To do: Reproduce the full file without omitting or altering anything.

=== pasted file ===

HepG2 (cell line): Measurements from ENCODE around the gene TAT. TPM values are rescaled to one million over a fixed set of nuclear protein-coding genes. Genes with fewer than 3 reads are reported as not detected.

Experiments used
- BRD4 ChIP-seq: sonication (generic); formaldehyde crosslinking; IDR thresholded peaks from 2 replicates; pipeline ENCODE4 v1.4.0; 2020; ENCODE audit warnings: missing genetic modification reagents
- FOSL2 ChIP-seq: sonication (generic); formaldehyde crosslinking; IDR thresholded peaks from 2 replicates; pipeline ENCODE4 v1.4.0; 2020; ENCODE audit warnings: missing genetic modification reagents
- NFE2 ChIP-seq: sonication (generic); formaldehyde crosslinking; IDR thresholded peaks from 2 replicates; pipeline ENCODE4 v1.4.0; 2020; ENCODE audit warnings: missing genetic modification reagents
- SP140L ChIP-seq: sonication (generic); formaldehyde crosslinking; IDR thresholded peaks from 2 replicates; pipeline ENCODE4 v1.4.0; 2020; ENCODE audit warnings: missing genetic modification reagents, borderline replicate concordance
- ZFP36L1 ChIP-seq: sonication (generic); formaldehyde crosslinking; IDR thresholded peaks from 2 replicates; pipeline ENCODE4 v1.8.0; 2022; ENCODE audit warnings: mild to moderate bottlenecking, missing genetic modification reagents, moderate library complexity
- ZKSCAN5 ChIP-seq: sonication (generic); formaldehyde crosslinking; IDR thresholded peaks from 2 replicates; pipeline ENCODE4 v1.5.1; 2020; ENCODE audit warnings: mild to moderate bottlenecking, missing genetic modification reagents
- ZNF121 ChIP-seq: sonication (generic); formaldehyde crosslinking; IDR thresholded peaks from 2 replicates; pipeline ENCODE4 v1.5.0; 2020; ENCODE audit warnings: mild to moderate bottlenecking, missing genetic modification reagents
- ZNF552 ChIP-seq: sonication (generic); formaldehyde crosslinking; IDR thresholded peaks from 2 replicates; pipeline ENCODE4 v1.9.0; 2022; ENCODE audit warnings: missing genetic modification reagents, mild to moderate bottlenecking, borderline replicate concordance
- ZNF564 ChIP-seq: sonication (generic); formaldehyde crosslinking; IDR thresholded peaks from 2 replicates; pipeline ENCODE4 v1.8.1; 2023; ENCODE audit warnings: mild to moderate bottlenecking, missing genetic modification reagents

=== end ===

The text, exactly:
HepG2 (cell line): Measurements from ENCODE around the gene TAT. TPM values are rescaled to one million over a fixed set of nuclear protein-coding genes. Genes with fewer than 3 reads are reported as not detected.

Experiments used
- BRD4 ChIP-seq: sonication (generic); formaldehyde crosslinking; IDR thresholded peaks from 2 replicates; pipeline ENCODE4 v1.4.0; 2020; ENCODE audit warnings: missing genetic modification reagents
- FOSL2 ChIP-seq: sonication (generic); formaldehyde crosslinking; IDR thresholded peaks from 2 replicates; pipeline ENCODE4 v1.4.0; 2020; ENCODE audit warnings: missing genetic modification reagents
- NFE2 ChIP-seq: sonication (generic); formaldehyde crosslinking; IDR thresholded peaks from 2 replicates; pipeline ENCODE4 v1.4.0; 2020; ENCODE audit warnings: missing genetic modification reagents
- SP140L ChIP-seq: sonication (generic); formaldehyde crosslinking; IDR thresholded peaks from 2 replicates; pipeline ENCODE4 v1.4.0; 2020; ENCODE audit warnings: missing genetic modification reagents, borderline replicate concordance
- ZFP36L1 ChIP-seq: sonication (generic); formaldehyde crosslinking; IDR thresholded peaks from 2 replicates; pipeline ENCODE4 v1.8.0; 2022; ENCODE audit warnings: mild to moderate bottlenecking, missing genetic modification reagents, moderate library complexity
- ZKSCAN5 ChIP-seq: sonication (generic); formaldehyde crosslinking; IDR thresholded peaks from 2 replicates; pipeline ENCODE4 v1.5.1; 2020; ENCODE audit warnings: mild to moderate bottlenecking, missing genetic modification reagents
- ZNF121 ChIP-seq: sonication (generic); formaldehyde crosslinking; IDR thresholded peaks from 2 replicates; pipeline ENCODE4 v1.5.0; 2020; ENCODE audit warnings: mild to moderate bottlenecking, missing genetic modification reagents
- ZNF552 ChIP-seq: sonication (generic); formaldehyde crosslinking; IDR thresholded peaks from 2 replicates; pipeline ENCODE4 v1.9.0; 2022; ENCODE audit warnings: missing genetic modification reagents, mild to moderate bottlenecking, borderline replicate concordance
- ZNF564 ChIP-seq: sonication (generic); formaldehyde crosslinking; IDR thresholded peaks from 2 replicates; pipeline ENCODE4 v1.8.1; 2023; ENCODE audit warnings: mild to moderate bottlenecking, missing genetic modification reagents